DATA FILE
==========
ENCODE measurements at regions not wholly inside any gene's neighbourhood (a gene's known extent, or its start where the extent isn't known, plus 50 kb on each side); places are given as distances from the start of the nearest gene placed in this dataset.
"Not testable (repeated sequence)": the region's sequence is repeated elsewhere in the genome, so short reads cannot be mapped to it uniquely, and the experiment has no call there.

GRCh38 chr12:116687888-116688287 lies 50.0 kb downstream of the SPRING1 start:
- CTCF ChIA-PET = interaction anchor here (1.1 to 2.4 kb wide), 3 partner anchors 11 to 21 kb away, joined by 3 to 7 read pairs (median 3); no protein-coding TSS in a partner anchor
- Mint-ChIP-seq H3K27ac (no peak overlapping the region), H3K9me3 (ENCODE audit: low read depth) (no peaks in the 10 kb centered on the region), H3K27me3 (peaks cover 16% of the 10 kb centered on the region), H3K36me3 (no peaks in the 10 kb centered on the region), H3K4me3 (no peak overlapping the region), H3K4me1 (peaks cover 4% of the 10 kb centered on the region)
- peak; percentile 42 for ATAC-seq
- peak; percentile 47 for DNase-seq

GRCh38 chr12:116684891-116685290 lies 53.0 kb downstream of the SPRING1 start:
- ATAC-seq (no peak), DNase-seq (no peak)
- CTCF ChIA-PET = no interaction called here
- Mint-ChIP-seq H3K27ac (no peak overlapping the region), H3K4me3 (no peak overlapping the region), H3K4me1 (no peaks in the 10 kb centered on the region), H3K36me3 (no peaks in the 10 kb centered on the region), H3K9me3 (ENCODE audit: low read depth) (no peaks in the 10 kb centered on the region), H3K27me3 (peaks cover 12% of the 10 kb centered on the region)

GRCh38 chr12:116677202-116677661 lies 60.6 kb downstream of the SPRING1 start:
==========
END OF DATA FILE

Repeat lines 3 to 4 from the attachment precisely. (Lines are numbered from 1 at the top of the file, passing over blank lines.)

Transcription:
GRCh38 chr12:116687888-116688287 lies 50.0 kb downstream of the SPRING1 start:
- CTCF ChIA-PET = interaction anchor here (1.1 to 2.4 kb wide), 3 partner anchors 11 to 21 kb away, joined by 3 to 7 read pairs (median 3); no protein-coding TSS in a partner anchor